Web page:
Prioritizing ambition

I have been unusually aware of my emotions lately.

Which is vividly peculiar, considering I’m traditionally too busy eating raw meat and drinking straight whiskey for that.

It’s been a nice change of pace, though.

For instance, I had the day of poor hunting that didn’t bother me too much because Kalista was with me. I blogged about it. Speaking of hunting, probably the worst thing one can do if he or she wants to shoot a wild animal in its natural environment with familiar surroundings to boot is bring along a child who struggles to sit still or stay quiet. Yet one of my favorite aspects of heading out lately has become taking my nephew.

Work has been going well for me. I’ve always enjoyed new challenges; I’ve navigated most that have come my way and received adequate reward. I don’t even mind being there lately, which is unusual still because typically I – like most, I presume – would do anything for my boss to say, “You know, I don’t have a reason for it, but why don’t you just go ahead and go home.” These days I don’t want to leave work for the sake of getting out of there – I simply look forward to seeing my daughter.

It’s strange how things end up where they should be when one stops trying to put them there.

This is not a blueprint for how anyone should live their life. Lord knows I’ve got a long way to go. Plus I don’t care what other people do. Go on and worry yourselves to death, folks.

MY DARKEST OF TIMES have come when my priorities are out of order. In our society, we teach our children – directly or indirectly – cash rules everything. When they’re in school, we teach them to further their education or pick up a trade or join the military so they have a stable future. Once they take the step after school, whatever it may be, they are taught – directly or indirectly – the best way to spend that cash.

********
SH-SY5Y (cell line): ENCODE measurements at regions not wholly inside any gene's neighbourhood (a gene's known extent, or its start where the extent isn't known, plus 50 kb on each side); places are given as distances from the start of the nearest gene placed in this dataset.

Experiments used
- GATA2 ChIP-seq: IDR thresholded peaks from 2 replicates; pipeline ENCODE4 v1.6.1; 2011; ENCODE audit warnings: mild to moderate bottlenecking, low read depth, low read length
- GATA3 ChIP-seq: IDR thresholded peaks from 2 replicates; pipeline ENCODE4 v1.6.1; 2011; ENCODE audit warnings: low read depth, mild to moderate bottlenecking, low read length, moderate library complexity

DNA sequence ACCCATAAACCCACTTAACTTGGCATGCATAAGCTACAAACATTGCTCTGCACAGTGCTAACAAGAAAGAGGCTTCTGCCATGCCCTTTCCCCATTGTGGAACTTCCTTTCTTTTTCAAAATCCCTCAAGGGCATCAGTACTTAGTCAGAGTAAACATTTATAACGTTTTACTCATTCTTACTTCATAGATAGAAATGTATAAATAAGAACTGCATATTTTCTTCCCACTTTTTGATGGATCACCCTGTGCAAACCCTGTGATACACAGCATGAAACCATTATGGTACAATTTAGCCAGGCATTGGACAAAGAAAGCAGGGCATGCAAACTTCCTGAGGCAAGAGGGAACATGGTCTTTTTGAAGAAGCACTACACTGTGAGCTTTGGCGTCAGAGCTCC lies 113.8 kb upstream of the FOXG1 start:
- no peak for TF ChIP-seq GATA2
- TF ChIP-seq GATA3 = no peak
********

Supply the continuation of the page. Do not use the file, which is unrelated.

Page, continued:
I was no exception. I haven’t done too bad doing these things as advised, either. I’m not a wellie.

But what a frazzled mess I used to be.

The trouble was that I focused on the wrong things. After college, I wanted to advance my career. I always looked ahead. Nothing was ever good enough. As soon as I made one advancement, I set my sights on another. As my salary increased, so did my financial ambitions and spending. So I never appreciated what I had and I never had enough money.

I always, however, had enough love … from my family, my friends, my daughter. I was her idol, yet that wasn’t worth enough to overcome my famished ambition.

YOU KNOW THOSE events that trigger self-evaluation? I had one. Come to find out, even at my previous worst, I’d always done a pretty good job keeping my child first and letting everything else meet the demands of my life as a single parent. Nothing against two-parent households, but … yeah. They’re nothing like doing it alone. I’ve found the best way to handle it is to make it known, loud and clear, that this is the way it’s going to be: my child is my first priority because if I’m not there for her, no one else is a text message away from picking up the slack.

I’d gotten away from that mentality. Routinely, I began to justify staying late at work. I allowed another’s influence to affect the way I parented. I lost touch with my family.

And I lost touch with myself.

But I notice a difference now that I’ve regained focus. I can be satisfied now. I can be happy. I am happy.

I’ve discovered getting ahead in one aspect of life can drag you down in another, which can give you the lead for one lap but make you lose the race by the end. Every child is a gift from God. Every spouse is sent for a reason. Mothers believe in their sons and fathers want their boys to become men of integrity, sincerity and other wholesome adjectives like those. Anyone can build a house of any size if he or she puts their mind to it, but a family – no matter the size – is what makes it a home.

I’ll only ever have one family and one dear, sweet Kalista.

May I remember to keep those I love first and my ambitions at bay.

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